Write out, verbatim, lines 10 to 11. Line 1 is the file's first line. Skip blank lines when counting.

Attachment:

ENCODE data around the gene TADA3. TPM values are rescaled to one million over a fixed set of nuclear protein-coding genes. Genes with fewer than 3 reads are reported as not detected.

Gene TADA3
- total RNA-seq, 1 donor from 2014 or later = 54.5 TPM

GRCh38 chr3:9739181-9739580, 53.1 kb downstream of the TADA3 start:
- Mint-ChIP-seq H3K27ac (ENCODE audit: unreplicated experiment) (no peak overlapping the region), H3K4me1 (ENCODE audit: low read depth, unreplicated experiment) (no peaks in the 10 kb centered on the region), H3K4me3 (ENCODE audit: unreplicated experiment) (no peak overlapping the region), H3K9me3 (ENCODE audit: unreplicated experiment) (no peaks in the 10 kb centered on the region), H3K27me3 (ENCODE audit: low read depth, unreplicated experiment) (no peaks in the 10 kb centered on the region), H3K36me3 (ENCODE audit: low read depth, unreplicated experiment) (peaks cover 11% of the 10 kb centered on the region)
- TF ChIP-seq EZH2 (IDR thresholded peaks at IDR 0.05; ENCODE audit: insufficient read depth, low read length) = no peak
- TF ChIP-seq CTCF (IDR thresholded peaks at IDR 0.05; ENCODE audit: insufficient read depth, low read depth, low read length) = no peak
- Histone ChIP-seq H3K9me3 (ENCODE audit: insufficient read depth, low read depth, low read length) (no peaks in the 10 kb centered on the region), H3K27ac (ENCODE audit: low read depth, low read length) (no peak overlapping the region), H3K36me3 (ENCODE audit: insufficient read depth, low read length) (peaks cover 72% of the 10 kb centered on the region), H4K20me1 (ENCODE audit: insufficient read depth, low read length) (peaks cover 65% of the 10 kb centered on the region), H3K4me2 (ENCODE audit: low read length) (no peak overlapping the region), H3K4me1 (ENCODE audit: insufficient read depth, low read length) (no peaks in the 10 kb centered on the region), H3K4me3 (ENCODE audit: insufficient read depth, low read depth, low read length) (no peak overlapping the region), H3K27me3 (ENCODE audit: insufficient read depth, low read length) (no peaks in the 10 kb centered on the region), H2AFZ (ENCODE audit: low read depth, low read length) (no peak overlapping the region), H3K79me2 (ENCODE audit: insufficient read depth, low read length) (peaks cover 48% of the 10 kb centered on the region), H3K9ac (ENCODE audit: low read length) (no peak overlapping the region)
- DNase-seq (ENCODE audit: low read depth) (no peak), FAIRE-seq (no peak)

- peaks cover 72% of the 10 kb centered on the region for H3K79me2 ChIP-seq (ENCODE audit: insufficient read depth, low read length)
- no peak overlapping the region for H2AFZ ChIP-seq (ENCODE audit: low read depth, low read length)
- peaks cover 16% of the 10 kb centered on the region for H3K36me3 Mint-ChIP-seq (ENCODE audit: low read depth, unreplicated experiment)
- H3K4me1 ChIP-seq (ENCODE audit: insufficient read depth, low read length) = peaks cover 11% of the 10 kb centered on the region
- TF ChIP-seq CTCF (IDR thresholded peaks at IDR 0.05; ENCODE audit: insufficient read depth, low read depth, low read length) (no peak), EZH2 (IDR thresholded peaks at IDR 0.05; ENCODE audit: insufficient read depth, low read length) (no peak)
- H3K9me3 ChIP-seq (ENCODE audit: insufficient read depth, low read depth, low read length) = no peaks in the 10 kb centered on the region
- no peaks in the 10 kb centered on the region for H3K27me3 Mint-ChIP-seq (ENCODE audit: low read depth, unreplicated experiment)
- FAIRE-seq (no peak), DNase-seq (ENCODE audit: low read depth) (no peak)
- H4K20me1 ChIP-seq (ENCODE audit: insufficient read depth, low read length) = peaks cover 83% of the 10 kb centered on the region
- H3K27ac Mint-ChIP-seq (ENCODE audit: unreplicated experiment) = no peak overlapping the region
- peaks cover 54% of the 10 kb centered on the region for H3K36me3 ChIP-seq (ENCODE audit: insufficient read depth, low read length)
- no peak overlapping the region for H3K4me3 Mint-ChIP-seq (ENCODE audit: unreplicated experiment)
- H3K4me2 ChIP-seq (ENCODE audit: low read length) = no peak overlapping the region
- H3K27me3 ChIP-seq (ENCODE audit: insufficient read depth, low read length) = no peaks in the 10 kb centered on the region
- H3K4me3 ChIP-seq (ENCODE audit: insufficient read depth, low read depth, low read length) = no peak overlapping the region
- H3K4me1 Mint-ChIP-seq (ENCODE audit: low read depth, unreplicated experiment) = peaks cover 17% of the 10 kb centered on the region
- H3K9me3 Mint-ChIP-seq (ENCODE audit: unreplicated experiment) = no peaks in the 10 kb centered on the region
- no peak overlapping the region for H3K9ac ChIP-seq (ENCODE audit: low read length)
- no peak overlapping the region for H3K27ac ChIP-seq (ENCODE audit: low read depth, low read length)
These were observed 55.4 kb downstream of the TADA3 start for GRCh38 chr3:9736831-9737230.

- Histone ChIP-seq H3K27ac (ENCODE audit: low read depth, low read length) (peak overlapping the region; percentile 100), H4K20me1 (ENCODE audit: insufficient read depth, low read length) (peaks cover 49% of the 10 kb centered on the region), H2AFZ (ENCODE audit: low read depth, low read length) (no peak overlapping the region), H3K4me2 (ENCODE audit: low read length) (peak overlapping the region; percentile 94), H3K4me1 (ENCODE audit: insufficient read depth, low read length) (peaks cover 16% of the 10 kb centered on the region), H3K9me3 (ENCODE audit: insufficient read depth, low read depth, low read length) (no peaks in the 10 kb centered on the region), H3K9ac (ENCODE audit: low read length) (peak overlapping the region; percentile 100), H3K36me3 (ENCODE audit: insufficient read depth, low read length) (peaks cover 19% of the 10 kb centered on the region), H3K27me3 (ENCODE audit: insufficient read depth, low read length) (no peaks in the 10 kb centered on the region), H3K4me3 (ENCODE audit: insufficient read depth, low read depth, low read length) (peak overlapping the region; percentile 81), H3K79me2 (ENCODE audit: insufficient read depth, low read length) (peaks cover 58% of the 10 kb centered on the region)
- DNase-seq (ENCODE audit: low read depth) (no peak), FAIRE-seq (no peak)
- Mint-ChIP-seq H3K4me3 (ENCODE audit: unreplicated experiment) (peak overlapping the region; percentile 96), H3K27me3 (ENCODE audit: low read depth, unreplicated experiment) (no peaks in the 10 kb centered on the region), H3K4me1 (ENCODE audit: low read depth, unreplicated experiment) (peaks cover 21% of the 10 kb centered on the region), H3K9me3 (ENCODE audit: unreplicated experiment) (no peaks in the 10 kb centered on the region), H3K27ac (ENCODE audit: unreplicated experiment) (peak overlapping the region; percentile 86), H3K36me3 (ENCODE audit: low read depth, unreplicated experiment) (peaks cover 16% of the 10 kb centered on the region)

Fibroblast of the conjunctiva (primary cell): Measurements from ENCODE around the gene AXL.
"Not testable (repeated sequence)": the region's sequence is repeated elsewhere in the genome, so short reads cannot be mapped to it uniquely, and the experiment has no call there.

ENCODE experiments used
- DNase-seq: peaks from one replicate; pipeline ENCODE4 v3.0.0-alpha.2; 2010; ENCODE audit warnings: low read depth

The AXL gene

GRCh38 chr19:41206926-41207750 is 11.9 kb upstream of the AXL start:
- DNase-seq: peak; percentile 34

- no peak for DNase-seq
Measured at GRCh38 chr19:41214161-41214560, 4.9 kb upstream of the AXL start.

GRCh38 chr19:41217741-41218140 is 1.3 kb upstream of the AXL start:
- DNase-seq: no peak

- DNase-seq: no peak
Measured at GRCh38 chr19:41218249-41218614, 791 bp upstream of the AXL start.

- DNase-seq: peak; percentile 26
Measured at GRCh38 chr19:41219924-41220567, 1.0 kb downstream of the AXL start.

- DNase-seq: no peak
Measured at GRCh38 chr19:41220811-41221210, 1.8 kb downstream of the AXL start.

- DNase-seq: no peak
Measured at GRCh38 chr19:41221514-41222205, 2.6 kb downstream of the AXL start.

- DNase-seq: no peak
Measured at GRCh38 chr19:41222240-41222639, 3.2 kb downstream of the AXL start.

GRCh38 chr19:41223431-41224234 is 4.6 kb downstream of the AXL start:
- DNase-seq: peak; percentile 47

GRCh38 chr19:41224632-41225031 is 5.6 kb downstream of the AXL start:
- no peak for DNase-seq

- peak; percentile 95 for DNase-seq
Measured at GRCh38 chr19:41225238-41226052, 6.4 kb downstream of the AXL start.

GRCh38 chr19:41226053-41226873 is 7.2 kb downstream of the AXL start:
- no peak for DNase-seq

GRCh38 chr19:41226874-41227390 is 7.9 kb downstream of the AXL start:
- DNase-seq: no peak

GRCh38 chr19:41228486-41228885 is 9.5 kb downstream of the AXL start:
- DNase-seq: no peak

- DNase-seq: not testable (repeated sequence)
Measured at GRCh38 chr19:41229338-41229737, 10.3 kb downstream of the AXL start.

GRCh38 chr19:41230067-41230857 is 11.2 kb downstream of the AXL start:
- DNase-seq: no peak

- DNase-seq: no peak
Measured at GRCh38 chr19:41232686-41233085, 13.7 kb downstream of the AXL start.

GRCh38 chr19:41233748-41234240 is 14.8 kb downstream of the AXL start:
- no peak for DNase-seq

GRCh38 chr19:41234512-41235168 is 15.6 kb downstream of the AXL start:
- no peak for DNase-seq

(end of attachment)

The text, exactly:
- peaks cover 72% of the 10 kb centered on the region for H3K79me2 ChIP-seq (ENCODE audit: insufficient read depth, low read length)
- no peak overlapping the region for H2AFZ ChIP-seq (ENCODE audit: low read depth, low read length)